We remember: Les Wade


A century on from the end of World War I we acknowledge their service …
Lest we forget.

Driver Leslie Barton Wade
Born: 24 May 1888 Romsey. Died: 10 December 1954 Pakenham.
Enlisted: 2 September 1914 aged 26 years.
Served: Western Front.

Les was another son of Richard and Alice Wade, and older brother of Bert and a fitter and turner by trade. When he enlisted on 2 September 1914, he was working as a stock and station agent. On 26 October 1917, during the Third Battle of Ypres, Les was wounded in action in Belgium, sustaining a gunshot wound to the head. With the bulk of Australian Forces on the Western Front being rested away from the front lines, he was sent back to Australia in October 1918 for special “1914 Leave” which was arranged for those Anzacs who had enlisted back in 1914. By the time Les arrived home, the War was over. Les returned to Mount Burnett and in the mid-1920s was working at the Pakenham Upper saw mill operated by the Wilson brothers. Indeed, Les was married to their sister. Les and Ruby had one son and settled on the corner of Pakenham and Paternoster Roads. Les was well known locally as a good amateur mechanic, which was said to have made him a “very handy neighbour amongst the local farmers”.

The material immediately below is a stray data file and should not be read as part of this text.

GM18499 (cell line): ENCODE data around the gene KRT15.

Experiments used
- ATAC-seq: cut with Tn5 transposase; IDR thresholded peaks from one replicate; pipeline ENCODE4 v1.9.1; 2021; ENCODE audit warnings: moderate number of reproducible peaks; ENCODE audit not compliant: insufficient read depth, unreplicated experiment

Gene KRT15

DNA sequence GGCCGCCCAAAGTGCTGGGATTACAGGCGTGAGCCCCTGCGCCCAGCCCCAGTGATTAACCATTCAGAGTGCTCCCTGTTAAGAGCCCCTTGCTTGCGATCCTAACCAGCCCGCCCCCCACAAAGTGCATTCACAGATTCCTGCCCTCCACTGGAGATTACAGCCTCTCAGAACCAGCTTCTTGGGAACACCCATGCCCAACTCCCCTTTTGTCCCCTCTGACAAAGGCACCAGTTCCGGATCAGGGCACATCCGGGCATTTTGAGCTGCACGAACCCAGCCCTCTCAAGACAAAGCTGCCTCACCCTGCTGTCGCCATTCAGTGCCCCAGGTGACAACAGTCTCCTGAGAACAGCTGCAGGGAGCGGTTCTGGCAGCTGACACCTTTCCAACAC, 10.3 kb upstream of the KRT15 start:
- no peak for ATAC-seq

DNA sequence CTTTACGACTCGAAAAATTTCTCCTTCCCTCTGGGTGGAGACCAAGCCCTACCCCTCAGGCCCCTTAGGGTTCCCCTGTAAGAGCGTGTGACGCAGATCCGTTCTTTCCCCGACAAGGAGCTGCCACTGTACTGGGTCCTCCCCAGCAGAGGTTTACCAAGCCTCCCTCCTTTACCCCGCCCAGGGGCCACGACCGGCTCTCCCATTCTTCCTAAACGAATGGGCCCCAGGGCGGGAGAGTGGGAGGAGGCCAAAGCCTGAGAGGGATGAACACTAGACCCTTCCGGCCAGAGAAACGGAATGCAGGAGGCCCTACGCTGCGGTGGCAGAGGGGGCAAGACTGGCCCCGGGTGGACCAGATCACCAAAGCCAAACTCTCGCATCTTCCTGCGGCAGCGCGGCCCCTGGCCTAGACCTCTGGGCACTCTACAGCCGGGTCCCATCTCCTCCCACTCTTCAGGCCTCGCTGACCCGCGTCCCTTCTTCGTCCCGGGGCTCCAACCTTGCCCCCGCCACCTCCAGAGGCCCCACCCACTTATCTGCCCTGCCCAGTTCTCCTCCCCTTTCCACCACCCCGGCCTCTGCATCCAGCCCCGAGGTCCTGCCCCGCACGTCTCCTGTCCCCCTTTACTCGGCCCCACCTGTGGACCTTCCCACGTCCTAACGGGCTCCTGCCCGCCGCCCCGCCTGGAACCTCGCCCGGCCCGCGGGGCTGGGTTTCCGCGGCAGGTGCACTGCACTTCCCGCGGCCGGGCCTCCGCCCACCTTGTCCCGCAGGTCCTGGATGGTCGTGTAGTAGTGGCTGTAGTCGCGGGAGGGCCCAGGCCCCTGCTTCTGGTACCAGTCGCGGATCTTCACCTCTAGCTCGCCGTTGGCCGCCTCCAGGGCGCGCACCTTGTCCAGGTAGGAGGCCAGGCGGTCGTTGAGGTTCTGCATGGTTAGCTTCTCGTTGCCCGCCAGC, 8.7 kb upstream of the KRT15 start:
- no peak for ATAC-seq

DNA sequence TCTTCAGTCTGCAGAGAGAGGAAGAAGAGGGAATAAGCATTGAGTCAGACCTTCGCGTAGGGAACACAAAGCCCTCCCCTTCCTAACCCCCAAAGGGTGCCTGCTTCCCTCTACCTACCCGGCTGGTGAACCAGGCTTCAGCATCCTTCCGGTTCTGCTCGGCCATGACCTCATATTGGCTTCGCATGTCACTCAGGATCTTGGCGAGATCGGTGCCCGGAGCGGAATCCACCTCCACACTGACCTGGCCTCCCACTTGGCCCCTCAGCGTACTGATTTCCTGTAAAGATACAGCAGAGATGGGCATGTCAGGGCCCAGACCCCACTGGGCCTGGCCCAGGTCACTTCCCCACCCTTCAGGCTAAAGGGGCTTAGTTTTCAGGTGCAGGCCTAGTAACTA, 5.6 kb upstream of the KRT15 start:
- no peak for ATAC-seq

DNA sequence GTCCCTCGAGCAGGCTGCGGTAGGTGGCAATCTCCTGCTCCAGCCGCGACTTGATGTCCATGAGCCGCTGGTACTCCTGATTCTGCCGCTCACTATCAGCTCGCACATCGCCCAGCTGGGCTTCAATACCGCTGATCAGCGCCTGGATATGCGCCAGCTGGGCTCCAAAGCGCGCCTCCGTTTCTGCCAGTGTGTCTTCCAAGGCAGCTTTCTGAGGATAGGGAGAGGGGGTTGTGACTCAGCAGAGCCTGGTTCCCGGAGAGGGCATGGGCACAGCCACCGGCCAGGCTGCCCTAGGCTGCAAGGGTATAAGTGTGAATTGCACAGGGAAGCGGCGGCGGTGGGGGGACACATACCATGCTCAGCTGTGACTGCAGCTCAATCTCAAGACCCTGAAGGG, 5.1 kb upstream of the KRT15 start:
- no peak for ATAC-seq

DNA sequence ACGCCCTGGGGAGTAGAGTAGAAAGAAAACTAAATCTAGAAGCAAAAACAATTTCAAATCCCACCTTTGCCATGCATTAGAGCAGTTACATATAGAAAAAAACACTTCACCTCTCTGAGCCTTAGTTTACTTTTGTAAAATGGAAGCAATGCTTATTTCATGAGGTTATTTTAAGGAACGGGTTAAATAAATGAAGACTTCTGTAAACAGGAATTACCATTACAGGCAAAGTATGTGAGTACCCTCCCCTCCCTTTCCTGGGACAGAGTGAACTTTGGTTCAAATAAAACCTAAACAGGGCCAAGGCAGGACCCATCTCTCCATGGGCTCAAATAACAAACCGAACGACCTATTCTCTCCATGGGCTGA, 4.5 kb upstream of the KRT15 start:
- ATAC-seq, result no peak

This is an extract from Patrick Ferry’s book A Century After The Guns Fell Silent – Remembering the Pakenham District’s WWI Diggers 1914-18.
For more details on this and other profiles in the book, head to the website www.pakenhamww1.com

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